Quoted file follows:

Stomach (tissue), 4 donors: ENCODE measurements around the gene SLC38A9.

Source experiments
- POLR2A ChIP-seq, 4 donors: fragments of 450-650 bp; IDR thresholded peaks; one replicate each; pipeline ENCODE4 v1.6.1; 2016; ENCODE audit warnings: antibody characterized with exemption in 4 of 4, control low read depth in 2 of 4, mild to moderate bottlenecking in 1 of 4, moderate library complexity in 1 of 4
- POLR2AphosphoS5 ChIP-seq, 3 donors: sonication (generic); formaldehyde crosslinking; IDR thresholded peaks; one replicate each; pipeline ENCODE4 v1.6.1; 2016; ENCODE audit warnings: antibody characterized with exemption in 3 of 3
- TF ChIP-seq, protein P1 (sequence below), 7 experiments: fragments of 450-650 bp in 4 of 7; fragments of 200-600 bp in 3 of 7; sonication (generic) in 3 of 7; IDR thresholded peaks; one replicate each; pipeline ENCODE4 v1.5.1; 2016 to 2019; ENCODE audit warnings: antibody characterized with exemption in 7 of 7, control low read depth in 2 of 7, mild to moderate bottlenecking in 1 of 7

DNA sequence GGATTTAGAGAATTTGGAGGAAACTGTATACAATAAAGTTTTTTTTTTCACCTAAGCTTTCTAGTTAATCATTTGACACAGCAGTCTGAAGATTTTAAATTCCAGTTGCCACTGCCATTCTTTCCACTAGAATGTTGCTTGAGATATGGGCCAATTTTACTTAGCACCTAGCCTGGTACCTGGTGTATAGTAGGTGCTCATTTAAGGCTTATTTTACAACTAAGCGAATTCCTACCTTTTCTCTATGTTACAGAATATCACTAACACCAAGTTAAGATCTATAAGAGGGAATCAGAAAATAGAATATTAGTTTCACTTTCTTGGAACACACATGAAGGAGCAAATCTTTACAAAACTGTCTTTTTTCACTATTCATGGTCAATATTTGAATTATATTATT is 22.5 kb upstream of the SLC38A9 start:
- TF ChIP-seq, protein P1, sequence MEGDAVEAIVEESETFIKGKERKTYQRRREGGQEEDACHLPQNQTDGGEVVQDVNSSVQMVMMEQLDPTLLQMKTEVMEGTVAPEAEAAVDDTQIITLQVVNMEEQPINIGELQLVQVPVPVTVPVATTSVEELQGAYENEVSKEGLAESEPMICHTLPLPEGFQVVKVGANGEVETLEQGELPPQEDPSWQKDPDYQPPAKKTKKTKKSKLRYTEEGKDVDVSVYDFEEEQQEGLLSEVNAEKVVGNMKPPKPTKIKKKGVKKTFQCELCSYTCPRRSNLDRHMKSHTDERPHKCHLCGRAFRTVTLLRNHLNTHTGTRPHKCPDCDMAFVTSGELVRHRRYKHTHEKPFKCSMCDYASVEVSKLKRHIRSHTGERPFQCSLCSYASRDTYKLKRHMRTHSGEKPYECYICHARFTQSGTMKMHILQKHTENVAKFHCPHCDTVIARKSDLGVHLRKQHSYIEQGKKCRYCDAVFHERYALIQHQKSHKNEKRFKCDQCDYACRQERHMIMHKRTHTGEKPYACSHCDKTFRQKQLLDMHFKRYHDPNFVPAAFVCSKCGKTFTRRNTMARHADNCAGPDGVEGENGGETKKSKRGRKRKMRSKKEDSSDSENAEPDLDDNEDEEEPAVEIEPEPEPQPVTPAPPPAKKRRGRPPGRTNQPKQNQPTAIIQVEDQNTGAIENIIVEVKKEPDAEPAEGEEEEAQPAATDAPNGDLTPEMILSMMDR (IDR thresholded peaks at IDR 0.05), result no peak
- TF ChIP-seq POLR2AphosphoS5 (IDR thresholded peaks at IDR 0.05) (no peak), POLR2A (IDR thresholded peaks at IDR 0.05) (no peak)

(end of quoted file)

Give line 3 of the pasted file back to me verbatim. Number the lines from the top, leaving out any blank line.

- POLR2A ChIP-seq, 4 donors: fragments of 450-650 bp; IDR thresholded peaks; one replicate each; pipeline ENCODE4 v1.6.1; 2016; ENCODE audit warnings: antibody characterized with exemption in 4 of 4, control low read depth in 2 of 4, mild to moderate bottlenecking in 1 of 4, moderate library complexity in 1 of 4